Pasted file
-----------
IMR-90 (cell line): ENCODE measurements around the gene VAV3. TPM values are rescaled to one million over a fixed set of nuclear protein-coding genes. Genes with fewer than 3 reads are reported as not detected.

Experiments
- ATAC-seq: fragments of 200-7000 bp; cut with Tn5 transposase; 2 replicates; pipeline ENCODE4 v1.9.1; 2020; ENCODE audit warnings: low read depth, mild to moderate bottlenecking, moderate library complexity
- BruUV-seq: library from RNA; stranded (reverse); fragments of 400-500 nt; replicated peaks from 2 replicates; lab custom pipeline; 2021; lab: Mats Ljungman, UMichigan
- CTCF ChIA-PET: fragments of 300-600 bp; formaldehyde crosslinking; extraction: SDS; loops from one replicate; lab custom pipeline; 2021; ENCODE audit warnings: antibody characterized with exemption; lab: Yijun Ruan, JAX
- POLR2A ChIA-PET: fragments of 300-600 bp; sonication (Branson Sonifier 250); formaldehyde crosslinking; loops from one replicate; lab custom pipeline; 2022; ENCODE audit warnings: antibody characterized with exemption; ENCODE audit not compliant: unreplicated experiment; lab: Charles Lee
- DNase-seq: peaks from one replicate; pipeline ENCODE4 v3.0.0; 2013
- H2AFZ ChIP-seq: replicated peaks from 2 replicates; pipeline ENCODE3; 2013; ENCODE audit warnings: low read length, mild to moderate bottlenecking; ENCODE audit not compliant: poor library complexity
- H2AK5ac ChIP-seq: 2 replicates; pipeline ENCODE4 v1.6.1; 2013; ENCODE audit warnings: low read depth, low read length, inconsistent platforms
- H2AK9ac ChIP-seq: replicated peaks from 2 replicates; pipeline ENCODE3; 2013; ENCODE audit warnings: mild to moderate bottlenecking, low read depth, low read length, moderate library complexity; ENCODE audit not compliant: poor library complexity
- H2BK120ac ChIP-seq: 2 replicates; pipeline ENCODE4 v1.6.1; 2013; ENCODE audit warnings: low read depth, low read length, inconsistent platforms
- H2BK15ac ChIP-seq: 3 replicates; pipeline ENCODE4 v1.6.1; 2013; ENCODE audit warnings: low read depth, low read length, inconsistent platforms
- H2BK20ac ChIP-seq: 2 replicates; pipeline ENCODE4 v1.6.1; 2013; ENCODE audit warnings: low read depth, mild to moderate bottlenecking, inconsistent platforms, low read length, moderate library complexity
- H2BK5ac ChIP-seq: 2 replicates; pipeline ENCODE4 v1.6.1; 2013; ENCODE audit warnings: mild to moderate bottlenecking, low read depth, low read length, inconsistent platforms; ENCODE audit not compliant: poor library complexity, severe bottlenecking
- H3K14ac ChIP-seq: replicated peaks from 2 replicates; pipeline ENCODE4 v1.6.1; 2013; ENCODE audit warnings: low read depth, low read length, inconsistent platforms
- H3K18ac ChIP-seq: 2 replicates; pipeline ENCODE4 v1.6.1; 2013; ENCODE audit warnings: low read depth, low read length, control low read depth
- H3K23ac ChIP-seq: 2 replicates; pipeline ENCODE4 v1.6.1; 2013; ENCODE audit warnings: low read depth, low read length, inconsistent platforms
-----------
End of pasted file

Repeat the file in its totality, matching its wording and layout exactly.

IMR-90 (cell line): ENCODE measurements around the gene VAV3. TPM values are rescaled to one million over a fixed set of nuclear protein-coding genes. Genes with fewer than 3 reads are reported as not detected.

Experiments
- ATAC-seq: fragments of 200-7000 bp; cut with Tn5 transposase; 2 replicates; pipeline ENCODE4 v1.9.1; 2020; ENCODE audit warnings: low read depth, mild to moderate bottlenecking, moderate library complexity
- BruUV-seq: library from RNA; stranded (reverse); fragments of 400-500 nt; replicated peaks from 2 replicates; lab custom pipeline; 2021; lab: Mats Ljungman, UMichigan
- CTCF ChIA-PET: fragments of 300-600 bp; formaldehyde crosslinking; extraction: SDS; loops from one replicate; lab custom pipeline; 2021; ENCODE audit warnings: antibody characterized with exemption; lab: Yijun Ruan, JAX
- POLR2A ChIA-PET: fragments of 300-600 bp; sonication (Branson Sonifier 250); formaldehyde crosslinking; loops from one replicate; lab custom pipeline; 2022; ENCODE audit warnings: antibody characterized with exemption; ENCODE audit not compliant: unreplicated experiment; lab: Charles Lee
- DNase-seq: peaks from one replicate; pipeline ENCODE4 v3.0.0; 2013
- H2AFZ ChIP-seq: replicated peaks from 2 replicates; pipeline ENCODE3; 2013; ENCODE audit warnings: low read length, mild to moderate bottlenecking; ENCODE audit not compliant: poor library complexity
- H2AK5ac ChIP-seq: 2 replicates; pipeline ENCODE4 v1.6.1; 2013; ENCODE audit warnings: low read depth, low read length, inconsistent platforms
- H2AK9ac ChIP-seq: replicated peaks from 2 replicates; pipeline ENCODE3; 2013; ENCODE audit warnings: mild to moderate bottlenecking, low read depth, low read length, moderate library complexity; ENCODE audit not compliant: poor library complexity
- H2BK120ac ChIP-seq: 2 replicates; pipeline ENCODE4 v1.6.1; 2013; ENCODE audit warnings: low read depth, low read length, inconsistent platforms
- H2BK15ac ChIP-seq: 3 replicates; pipeline ENCODE4 v1.6.1; 2013; ENCODE audit warnings: low read depth, low read length, inconsistent platforms
- H2BK20ac ChIP-seq: 2 replicates; pipeline ENCODE4 v1.6.1; 2013; ENCODE audit warnings: low read depth, mild to moderate bottlenecking, inconsistent platforms, low read length, moderate library complexity
- H2BK5ac ChIP-seq: 2 replicates; pipeline ENCODE4 v1.6.1; 2013; ENCODE audit warnings: mild to moderate bottlenecking, low read depth, low read length, inconsistent platforms; ENCODE audit not compliant: poor library complexity, severe bottlenecking
- H3K14ac ChIP-seq: replicated peaks from 2 replicates; pipeline ENCODE4 v1.6.1; 2013; ENCODE audit warnings: low read depth, low read length, inconsistent platforms
- H3K18ac ChIP-seq: 2 replicates; pipeline ENCODE4 v1.6.1; 2013; ENCODE audit warnings: low read depth, low read length, control low read depth
- H3K23ac ChIP-seq: 2 replicates; pipeline ENCODE4 v1.6.1; 2013; ENCODE audit warnings: low read depth, low read length, inconsistent platforms